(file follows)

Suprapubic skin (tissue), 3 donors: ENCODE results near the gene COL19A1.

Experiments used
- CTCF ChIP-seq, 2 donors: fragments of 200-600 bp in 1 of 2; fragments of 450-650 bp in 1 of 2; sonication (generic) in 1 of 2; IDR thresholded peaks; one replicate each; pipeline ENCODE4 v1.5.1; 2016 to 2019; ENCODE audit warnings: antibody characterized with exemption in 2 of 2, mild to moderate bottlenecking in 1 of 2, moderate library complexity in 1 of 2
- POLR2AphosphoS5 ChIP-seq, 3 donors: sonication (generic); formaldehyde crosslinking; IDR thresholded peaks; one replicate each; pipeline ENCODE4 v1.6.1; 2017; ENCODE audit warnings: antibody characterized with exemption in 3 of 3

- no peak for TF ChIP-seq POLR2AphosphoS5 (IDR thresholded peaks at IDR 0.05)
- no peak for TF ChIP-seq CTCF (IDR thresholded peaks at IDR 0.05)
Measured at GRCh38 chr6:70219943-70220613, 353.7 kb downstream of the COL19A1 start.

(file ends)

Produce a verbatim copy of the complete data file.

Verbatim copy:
Suprapubic skin (tissue), 3 donors: ENCODE results near the gene COL19A1.

Experiments used
- CTCF ChIP-seq, 2 donors: fragments of 200-600 bp in 1 of 2; fragments of 450-650 bp in 1 of 2; sonication (generic) in 1 of 2; IDR thresholded peaks; one replicate each; pipeline ENCODE4 v1.5.1; 2016 to 2019; ENCODE audit warnings: antibody characterized with exemption in 2 of 2, mild to moderate bottlenecking in 1 of 2, moderate library complexity in 1 of 2
- POLR2AphosphoS5 ChIP-seq, 3 donors: sonication (generic); formaldehyde crosslinking; IDR thresholded peaks; one replicate each; pipeline ENCODE4 v1.6.1; 2017; ENCODE audit warnings: antibody characterized with exemption in 3 of 3

- no peak for TF ChIP-seq POLR2AphosphoS5 (IDR thresholded peaks at IDR 0.05)
- no peak for TF ChIP-seq CTCF (IDR thresholded peaks at IDR 0.05)
Measured at GRCh38 chr6:70219943-70220613, 353.7 kb downstream of the COL19A1 start.